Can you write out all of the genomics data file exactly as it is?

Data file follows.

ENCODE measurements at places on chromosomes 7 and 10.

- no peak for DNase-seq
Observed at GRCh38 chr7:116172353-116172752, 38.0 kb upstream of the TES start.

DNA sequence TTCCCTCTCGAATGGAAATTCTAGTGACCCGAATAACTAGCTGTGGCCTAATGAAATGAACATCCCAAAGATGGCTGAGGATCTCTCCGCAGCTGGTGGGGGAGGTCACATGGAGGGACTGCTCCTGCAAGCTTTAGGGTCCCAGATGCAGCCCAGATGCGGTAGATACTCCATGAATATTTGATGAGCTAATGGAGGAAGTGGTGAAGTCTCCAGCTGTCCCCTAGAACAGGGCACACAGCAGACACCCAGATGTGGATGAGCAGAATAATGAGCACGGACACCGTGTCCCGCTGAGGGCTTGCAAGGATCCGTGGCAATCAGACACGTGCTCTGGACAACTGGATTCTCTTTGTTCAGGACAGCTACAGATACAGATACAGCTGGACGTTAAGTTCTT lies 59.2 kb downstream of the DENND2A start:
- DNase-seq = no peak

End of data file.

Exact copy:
ENCODE measurements at places on chromosomes 7 and 10.

- no peak for DNase-seq
Observed at GRCh38 chr7:116172353-116172752, 38.0 kb upstream of the TES start.

DNA sequence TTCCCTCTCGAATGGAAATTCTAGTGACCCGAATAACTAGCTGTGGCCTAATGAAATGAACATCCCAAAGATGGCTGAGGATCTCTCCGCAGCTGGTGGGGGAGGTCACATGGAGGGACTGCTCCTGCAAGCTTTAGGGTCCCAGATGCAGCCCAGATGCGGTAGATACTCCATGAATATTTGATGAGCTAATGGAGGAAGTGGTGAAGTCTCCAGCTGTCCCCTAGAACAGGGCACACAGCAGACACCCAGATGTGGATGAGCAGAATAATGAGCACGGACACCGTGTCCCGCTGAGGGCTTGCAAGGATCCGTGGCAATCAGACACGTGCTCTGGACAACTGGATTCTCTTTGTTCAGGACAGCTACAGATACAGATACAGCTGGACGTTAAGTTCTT lies 59.2 kb downstream of the DENND2A start:
- DNase-seq = no peak